Quite right. International Brotherhood of Electrical Workers is one of the few craft unions that has gone public with this fear about the impact of PPACA.

    • What Erik says below. Keep in mind, moreover, that union pension funds in a labor market in which employer pension programs were confined to a few pioneers (see Sanford Jacoby’s Modern Manors for more) were a huge draw to recruit skilled workers into the AFL – which in turn was why the pioneers adopted them in order to keep the unions out.

      This isn’t unusual – trade union federations were initially hostile/suspicious of state social insurance in Germany, in France, in the U.K, etc.

      • Foregone Conclusion

        In the UK, there were worries about how social insurance premiums would reduce the worker’s take-home pay. The Liberal government introduced compulsory National Insurance and voluntary labour exchanges; the Fabians wanted it the other way round.

  • Hogan

    Fine post in a fine series.

    The Clark Amendment got dumped in reconciliation.

    ITYM conference.

  • The Dark Avenger

    The Townsend plan proposed a sizable pension of $200 a month to any American over the age of 60 and was based upon the federal investment in pensions for Civil War soldiers, the first welfare program in American history.

    Nope.

    The first pension law based on service(in the Revolutionary War-ed) was passed in 1818, but it was later amended to make eligible only those soldiers unable to earn a living. The pension act of 1832 allowed pensions again based on service and made widows of veterans also eligible to receive pension benefits.

  • Scott Lemieux

    The American Federation of Labor did not trust the federal government to run any kind of social welfare program. Believing both that the government was always the tool of capital and that welfare would undermine the independence of the American worker, the AFL under William Green would oppose much of the New Deal, even if its rank and file loved FDR.

    See, that’s the kind of Real Leftist we needed more of during the Obama administration. Why take such pathetic half-measures when if FDR had wanted to he could have rammed an extensive, federally administered, racially egalitarian New Deal right down Theodore Bilbo’s throat?

    • A Bilbo quote from his Wikipedia article indicates, mutatis mutandis, the present GOP attitude towards black voters:

      I believe Negroes should have the right [to indiscriminate use of the ballot], and in Mississippi too — when their main purpose is not to put me out of office and when they won’t try to besmirch the reputation of my state.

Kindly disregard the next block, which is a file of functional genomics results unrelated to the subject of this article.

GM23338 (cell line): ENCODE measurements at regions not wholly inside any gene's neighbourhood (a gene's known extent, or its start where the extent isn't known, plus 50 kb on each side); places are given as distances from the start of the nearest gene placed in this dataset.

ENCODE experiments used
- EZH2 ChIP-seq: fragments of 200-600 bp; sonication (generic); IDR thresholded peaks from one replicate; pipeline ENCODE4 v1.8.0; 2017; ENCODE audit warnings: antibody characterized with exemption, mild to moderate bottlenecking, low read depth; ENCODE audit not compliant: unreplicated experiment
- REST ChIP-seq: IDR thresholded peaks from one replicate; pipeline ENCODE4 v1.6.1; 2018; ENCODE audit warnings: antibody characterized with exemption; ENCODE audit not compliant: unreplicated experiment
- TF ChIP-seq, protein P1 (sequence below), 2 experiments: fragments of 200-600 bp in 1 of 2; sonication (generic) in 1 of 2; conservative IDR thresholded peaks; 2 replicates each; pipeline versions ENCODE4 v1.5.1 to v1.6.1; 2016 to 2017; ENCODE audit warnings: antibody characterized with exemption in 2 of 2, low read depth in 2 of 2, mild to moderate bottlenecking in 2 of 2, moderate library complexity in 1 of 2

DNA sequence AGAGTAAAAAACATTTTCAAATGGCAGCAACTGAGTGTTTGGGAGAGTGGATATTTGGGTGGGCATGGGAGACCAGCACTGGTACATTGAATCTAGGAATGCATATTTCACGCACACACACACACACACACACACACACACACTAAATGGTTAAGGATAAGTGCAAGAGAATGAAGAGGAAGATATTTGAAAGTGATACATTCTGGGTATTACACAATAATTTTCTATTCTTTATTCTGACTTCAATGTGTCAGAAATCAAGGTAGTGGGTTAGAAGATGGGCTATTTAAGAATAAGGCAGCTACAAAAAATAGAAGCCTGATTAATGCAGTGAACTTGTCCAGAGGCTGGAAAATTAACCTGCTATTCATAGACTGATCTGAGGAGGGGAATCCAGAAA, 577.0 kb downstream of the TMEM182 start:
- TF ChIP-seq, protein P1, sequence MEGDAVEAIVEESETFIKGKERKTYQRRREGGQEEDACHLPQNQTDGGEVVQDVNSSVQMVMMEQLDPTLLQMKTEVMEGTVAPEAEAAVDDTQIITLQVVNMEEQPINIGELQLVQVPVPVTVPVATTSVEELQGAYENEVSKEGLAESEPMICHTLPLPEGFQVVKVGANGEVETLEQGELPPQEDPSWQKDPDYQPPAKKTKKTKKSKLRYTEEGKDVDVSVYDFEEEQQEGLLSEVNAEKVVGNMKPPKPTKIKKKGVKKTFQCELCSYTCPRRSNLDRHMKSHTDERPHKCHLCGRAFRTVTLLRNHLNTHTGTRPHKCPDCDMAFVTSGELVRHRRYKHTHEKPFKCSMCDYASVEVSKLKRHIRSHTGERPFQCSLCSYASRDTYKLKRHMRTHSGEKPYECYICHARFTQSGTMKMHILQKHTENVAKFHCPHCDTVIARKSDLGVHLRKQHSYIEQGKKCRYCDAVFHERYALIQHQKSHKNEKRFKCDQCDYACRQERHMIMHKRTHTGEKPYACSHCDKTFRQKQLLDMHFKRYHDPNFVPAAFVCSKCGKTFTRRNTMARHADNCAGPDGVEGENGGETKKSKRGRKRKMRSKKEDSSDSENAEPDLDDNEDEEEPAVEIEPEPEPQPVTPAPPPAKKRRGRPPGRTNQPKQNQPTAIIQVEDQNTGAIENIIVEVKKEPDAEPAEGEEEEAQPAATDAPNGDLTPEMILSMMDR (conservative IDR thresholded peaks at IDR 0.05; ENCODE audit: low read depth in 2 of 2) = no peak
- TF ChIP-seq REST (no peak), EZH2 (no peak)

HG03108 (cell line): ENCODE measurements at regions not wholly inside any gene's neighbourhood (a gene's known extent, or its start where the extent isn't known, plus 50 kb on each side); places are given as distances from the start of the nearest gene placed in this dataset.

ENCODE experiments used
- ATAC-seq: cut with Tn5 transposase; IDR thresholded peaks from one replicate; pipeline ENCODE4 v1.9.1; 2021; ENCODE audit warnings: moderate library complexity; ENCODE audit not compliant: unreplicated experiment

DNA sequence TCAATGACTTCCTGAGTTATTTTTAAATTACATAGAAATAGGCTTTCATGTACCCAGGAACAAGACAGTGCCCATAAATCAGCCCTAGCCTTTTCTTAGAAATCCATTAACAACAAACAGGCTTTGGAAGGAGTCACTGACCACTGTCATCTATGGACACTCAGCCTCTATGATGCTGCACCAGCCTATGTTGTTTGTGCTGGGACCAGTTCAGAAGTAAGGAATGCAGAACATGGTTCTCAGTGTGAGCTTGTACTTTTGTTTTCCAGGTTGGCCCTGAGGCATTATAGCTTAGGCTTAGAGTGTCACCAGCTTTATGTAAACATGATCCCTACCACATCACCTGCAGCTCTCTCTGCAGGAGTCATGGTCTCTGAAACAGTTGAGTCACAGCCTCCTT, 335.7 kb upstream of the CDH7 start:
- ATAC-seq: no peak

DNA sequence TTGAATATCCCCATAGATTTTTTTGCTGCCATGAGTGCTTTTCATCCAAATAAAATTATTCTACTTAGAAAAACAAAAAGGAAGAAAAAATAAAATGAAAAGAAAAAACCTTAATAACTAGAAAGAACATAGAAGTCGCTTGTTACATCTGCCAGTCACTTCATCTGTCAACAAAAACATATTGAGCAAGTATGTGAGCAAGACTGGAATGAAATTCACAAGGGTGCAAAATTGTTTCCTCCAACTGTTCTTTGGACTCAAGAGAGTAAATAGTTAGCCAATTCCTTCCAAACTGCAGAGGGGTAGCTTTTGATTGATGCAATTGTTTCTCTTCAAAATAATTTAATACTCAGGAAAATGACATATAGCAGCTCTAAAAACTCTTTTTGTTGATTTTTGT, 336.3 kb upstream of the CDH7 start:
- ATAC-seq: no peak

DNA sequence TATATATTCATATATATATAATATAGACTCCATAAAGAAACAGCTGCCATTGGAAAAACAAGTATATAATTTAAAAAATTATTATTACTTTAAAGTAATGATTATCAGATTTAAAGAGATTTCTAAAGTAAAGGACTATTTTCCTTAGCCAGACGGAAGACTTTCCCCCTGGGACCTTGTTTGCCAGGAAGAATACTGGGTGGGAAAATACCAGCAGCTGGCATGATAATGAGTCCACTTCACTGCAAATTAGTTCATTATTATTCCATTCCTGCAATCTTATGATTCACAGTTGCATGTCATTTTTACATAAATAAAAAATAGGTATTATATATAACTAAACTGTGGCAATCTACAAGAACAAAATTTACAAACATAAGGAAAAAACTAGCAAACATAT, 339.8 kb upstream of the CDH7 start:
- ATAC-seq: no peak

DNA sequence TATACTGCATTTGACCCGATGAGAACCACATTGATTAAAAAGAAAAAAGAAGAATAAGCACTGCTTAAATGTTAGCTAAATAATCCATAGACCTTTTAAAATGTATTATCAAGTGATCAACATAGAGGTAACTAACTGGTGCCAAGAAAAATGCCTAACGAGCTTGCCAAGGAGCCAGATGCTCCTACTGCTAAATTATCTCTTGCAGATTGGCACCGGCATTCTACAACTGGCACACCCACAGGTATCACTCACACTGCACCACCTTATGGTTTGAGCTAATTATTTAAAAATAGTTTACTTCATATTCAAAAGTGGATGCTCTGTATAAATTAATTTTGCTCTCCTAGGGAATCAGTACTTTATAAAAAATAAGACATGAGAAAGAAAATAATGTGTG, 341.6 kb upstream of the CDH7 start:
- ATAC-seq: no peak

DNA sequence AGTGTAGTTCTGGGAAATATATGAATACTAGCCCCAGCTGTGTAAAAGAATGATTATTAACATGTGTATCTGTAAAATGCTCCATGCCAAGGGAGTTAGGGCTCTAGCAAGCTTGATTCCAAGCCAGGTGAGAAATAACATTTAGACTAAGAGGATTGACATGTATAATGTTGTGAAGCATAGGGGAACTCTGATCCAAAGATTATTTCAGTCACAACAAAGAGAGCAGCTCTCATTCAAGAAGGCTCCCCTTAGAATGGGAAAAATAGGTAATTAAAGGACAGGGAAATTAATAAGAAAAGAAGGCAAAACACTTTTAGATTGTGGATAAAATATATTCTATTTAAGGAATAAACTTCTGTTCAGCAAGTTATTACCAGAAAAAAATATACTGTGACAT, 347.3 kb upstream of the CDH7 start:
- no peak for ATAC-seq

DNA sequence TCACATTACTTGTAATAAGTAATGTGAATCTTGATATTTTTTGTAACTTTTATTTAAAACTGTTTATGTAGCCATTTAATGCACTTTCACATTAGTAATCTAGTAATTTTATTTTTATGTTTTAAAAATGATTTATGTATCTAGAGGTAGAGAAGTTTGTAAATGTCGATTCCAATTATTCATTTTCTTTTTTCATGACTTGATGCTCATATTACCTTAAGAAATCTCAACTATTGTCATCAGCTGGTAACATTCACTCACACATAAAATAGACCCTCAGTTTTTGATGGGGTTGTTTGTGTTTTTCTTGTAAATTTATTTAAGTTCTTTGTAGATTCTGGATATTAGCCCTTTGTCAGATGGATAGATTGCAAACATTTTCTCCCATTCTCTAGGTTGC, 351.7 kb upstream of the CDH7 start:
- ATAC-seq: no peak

Blacks are welcome to vote, provided they vote correctly!

  • cpinva

    that the idea of putting extra cash, into the hands of the people most likely to spend all of it, thereby increasing demand, revenue, employment, etc., simply flies right over the heads of nearly every “conservative” on the planet, never fails to astonish me.

  • Vance Maverick

    Bespectacled, strangely-lit Gramps with the pipestem clenched in his gums is a bit creepy by present-day standards of avuncularity in advertising, but obviously he made the sale.

    • Hogan

      What a big chin you have, Grampa.

  • A few quibbles:

    1. I think the Townsend movement gets way too much credit for Social Security. While it’s true that it developed a substantial body of members, I’ve also seen public opinion data from the time showing very strong opposition to the proposal from those outside the movement who objected to a non-contributory pension of $200 a month ($3,400 a month in 2012 dollars, about 3x the current average Social Security benefit).

    2. “Perkins had long advocated for old-age insurance.” This is an understatement. Perkins made both old-age insurance and unemployment insurance a red-line requirement of taking the job of Secretary of Labor in the first place. I would argue that the New Deal’s embrace of Social Security has to be seen as an outgrowth of Progressive-era commitments to social insurance finally coming to fruition, as opposed to motivated by outward events.

    3. Historians also need to decrease our sole focus on social insurance vs. welfare within the CES (this is actually the chapter of my disst. I’m finishing revisions on as we speak). There was a lot more going on within the CES, from universal health insurance to direct job creation programs.